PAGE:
as above. Since there is no good mechanical or thermal reason
to do it, this is probably driven by a company's need to save
money. Boeing and other aerospace companies have each spent millions
of dollars in R&D specifically related to the bonding of
aluminum and other metals to carbon fiber parts. For large surfaces
it requires acid-etching of the metal, then bonding immediately
after that, since the metal surfaces start to change very rapidly.
To do this process properly would cost more than simply throwing
out the aluminum and using all carbon fiber... Again, combining
larger inexpensive aluminum, which has the highest CTE of any
of the common metals, with low CTE carbon fiber is not going
to be any engineer's first or even 10th choice. It's a good way
to make parts fail some time in the future when they delaminate
from each other after numerous thermal and moisture cycles.
7. Q: Others have used
aluminum in mirror mounts for a great many decades. Why does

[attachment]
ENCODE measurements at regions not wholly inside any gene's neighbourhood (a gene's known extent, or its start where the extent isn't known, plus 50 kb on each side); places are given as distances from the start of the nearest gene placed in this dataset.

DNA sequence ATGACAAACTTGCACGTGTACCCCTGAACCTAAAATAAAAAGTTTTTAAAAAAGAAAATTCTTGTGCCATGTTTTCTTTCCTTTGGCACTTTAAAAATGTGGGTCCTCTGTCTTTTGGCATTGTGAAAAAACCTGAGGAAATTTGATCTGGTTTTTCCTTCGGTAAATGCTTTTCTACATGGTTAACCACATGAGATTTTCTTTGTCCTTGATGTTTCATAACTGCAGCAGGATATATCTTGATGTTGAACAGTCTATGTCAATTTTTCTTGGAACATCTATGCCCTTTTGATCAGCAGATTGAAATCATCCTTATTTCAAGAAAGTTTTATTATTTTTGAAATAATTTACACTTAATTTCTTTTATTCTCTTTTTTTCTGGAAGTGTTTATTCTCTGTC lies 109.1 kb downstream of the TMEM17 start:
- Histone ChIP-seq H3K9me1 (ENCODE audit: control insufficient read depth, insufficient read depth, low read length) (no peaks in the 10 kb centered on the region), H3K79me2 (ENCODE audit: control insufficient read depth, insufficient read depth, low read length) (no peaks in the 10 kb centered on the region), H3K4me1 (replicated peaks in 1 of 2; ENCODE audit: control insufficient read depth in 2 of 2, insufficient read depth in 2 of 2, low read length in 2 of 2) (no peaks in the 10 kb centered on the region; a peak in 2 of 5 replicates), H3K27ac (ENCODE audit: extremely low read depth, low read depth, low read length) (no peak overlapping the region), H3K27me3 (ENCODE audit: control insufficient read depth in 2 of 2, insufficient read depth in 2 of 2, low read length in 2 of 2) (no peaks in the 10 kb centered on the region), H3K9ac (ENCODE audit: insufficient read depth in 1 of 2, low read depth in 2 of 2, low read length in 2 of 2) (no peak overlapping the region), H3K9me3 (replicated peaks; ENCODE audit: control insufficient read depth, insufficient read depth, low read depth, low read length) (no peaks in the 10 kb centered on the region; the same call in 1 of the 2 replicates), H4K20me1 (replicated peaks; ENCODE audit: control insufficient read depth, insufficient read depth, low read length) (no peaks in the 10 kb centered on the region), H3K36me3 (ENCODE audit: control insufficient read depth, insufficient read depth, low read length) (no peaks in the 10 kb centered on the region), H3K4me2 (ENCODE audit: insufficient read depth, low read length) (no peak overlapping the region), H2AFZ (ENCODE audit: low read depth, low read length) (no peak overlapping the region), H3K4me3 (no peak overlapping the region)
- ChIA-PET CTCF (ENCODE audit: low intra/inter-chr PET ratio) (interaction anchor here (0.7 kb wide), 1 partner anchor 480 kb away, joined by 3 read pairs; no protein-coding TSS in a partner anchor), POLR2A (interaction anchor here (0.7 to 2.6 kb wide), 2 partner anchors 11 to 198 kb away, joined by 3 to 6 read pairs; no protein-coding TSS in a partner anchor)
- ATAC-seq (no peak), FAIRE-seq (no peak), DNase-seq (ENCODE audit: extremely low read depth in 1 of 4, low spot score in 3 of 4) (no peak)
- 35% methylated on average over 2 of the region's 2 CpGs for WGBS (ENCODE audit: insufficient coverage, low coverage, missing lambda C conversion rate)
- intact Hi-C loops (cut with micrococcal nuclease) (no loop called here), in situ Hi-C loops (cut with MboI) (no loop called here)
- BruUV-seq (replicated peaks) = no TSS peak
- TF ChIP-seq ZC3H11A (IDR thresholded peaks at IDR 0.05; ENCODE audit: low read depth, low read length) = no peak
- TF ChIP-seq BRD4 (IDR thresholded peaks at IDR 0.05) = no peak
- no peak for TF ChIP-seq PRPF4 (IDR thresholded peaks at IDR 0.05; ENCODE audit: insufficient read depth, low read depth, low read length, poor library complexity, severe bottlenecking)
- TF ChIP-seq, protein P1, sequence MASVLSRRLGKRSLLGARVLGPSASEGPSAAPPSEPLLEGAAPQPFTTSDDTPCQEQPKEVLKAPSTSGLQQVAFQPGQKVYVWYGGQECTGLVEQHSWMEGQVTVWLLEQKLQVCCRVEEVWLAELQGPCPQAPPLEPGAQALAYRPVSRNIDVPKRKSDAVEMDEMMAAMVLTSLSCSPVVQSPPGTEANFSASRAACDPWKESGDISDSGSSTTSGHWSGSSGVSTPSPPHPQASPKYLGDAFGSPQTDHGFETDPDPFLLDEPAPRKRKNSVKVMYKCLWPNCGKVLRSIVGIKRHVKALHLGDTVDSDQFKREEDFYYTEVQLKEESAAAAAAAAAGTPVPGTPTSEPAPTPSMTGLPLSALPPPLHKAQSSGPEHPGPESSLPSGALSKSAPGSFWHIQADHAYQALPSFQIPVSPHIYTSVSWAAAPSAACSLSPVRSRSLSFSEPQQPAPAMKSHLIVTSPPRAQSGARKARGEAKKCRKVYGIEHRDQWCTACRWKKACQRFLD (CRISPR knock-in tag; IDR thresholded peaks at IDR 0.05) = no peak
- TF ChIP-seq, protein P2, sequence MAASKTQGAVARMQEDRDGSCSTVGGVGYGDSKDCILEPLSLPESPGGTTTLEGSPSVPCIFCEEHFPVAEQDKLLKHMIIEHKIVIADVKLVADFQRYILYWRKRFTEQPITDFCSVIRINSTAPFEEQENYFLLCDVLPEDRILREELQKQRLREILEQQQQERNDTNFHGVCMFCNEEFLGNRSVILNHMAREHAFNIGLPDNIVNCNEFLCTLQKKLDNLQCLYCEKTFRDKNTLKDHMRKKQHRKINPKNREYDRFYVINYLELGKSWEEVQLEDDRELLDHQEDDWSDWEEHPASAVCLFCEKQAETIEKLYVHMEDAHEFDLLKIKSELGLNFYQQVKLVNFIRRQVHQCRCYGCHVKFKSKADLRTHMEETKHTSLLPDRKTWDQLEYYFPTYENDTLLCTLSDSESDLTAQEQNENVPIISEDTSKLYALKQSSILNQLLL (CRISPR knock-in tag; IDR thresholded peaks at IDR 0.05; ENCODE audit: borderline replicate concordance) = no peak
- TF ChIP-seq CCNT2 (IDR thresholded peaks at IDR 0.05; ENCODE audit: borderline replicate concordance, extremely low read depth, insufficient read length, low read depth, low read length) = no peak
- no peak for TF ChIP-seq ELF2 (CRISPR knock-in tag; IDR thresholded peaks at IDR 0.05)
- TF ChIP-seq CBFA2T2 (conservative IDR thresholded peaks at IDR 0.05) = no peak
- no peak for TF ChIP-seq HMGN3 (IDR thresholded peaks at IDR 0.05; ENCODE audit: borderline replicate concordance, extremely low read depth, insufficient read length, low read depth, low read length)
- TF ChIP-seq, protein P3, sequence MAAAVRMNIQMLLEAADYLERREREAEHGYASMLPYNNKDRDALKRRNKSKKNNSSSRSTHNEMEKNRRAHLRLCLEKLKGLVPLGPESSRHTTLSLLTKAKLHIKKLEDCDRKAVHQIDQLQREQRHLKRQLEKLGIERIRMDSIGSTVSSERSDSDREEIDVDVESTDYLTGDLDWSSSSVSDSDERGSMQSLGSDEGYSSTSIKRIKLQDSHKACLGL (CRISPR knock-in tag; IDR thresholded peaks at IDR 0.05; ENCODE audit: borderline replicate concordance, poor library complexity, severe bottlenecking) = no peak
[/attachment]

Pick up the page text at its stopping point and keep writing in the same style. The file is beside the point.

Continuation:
Dream focus so much effort on producing athermal mirror mounts?
....A: This and many other aspects of what Dream
focuses on may seem trivial but remember that a mirror mount
is trying to impart the least amount of bending into that precision
optic as possible. Optimal performance is obtained only when
the optical surface has errors that are fractions of a wavelength
of light. A microscope used in middle school science class might
operate at 25x magnification. When other students bumped the
desk it made the views seem like a 10.0 magnitude Earthquake.
At 25x you can see some details inside a 1mm width. In visual
spectrum optical systems a diffraction-limited optical surface
has peak to valley errors at its surface no larger than about
0.000070mm (70nm). This is 14,286 times smaller than the 25x
microscope example. Although a basic telescope is simple to understand,
a high-performance telescope has to scrutinize details that are
exceedingly small and extradinary compared to everyday life.